Why you Should Adopt Agile Cloud Transformation
While technology executives generally understand and accept that agile software development methods are effective, some may still be reluctant to approach their cloud transformations in an agile manner. They believe that a cloud transformation is too big and complex for Agile to work. In this blog post, Dr. Saša Baškarada, a senior cloud transformation advisor at Amazon Web Services (AWS) Professional Services, explains why incremental, iterative, and adaptive approaches to cloud transformation are more likely to deliver successful outcomes more quickly than traditional project management methods, precisely because of the complex nature of large-scale cloud transformation initiatives.
Guest post by Dr Saša Baškarada, Senior Cloud Transformation Advisor, AWS Professional Services
Life is what happens to us while we are making other plans.
Suppose you are a CIO about to embark on a large-scale cloud transformation initiative. You might start by ranking the key business outcomes in order of their importance, such as faster time to market, improved customer experience, cost savings, higher technical reliability, and higher staff productivity. Next, you could design all feasible cloud transformation roadmaps. Then, you might evaluate how effectively each roadmap maximizes the said business outcomes. Naturally, evaluating such roadmaps with respect to the business outcomes would require you to make a large number of assumptions, estimates, and causal inferences. Finally, you might try to select the roadmap that results in the highest overall business value by also considering the cost of change, as well as by weighting and aggregating the individual business outcomes.
Alternatively, you can choose to progressively deliver value against any of the business objectives identified. Instead of focusing on maximizing the overall business value, you can choose to learn from experience and adapt your cloud transformation journey as you go: Think big, start small, move fast!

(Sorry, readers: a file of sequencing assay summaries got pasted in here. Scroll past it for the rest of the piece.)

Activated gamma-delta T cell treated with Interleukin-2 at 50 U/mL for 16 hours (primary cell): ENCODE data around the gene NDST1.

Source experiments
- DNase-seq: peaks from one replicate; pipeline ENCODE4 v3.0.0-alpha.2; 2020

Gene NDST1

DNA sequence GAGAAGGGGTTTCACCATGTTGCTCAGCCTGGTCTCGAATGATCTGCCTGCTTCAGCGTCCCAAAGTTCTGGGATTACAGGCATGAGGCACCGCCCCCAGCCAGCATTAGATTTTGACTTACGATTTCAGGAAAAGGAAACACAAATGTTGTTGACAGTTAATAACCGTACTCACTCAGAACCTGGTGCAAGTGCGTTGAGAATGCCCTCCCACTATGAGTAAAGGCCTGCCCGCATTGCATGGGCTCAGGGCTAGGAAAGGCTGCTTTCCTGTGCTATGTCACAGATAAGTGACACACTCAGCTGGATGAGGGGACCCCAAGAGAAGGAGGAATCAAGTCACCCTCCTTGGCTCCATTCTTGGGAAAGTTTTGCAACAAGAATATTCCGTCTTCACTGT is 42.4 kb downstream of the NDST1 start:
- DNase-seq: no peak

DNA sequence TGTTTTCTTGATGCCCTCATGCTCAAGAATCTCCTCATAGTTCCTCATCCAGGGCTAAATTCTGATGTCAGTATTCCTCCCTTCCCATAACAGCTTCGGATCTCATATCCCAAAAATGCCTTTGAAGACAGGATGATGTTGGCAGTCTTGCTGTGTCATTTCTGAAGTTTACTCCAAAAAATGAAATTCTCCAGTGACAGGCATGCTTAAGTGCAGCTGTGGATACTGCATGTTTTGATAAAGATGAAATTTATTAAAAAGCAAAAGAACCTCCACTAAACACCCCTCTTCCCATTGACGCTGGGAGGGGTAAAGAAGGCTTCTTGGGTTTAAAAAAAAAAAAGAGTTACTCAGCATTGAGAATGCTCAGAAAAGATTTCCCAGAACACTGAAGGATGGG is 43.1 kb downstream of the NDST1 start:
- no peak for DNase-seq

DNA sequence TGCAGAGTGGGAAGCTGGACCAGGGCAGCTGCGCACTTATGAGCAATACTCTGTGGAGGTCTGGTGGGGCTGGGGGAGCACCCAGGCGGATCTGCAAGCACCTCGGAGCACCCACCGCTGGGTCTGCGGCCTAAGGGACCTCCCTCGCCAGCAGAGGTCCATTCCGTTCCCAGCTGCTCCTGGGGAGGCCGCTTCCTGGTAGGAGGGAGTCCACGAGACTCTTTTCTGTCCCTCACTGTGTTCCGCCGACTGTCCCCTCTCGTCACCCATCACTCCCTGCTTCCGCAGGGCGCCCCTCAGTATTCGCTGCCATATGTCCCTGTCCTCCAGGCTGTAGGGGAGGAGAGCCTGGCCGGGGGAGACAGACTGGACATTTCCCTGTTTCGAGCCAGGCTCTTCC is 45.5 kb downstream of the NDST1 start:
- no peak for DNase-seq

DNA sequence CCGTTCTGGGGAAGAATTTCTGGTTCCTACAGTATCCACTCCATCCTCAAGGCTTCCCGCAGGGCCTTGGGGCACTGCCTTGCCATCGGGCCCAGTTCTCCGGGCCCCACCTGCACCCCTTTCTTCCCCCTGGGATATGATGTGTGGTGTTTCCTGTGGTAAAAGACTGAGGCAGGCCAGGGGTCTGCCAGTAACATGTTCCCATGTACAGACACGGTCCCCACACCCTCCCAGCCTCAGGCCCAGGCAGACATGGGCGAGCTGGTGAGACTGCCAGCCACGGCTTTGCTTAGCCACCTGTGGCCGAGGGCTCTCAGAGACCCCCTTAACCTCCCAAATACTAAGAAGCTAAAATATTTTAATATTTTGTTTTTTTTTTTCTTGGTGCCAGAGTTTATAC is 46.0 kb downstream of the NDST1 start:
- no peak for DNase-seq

Organizations as Complex Socio-Technical Systems
To start your cloud transformation, you must understand your organization as a large socio-technical system. Socio-technical systems involve complex interactions between people, technology, and the external environment. In the context of cloud transformation, this may include a broad range of on-premises and cloud technologies, various internal technology and business stakeholders, and external partners and customers. Developing an effective cloud transformation roadmap is complicated by the fact that relevant business outcomes may be achieved by more than one means, as well as by the fact that various technical and social subsystems cannot be considered in isolation. For instance, focusing on the technical aspects at the expense of the social ones is likely to lead to a suboptimal outcome. Moreover, the most significant cloud transformation challenges are not technical. A cloud transformation strategy that doesn’t start from a shared understanding of an organization as a socio-technical system is bound to fail.
Evolving your Cloud Transformation Journey
Now that you understand your organization as a vast, interconnected system, it’s time to think about to enact your transformation. Pioneers of incremental policy development have long claimed that it just isn’t practicable to consider all possible alternatives and relevant factors before making the most optimal decision. Instead, decision-makers should aim for “satisficing,” or making incremental improvements, adapting not only their approach but also their objectives with each iteration. Accordingly, your cloud transformation roadmap should be seen as a living artifact that is not built once and for all, but one that is continuously evolving.
An agile approach to cloud transformation minimizes the need to make far-reaching predictions, instead allowing you to test and revise forecasts with each sprint. Expect that some initiatives will only partially achieve their objectives while others may produce unintended consequences. Incremental and iterative approaches will allow you to learn from experience and adapt your approach as you progress through your cloud transformation journey.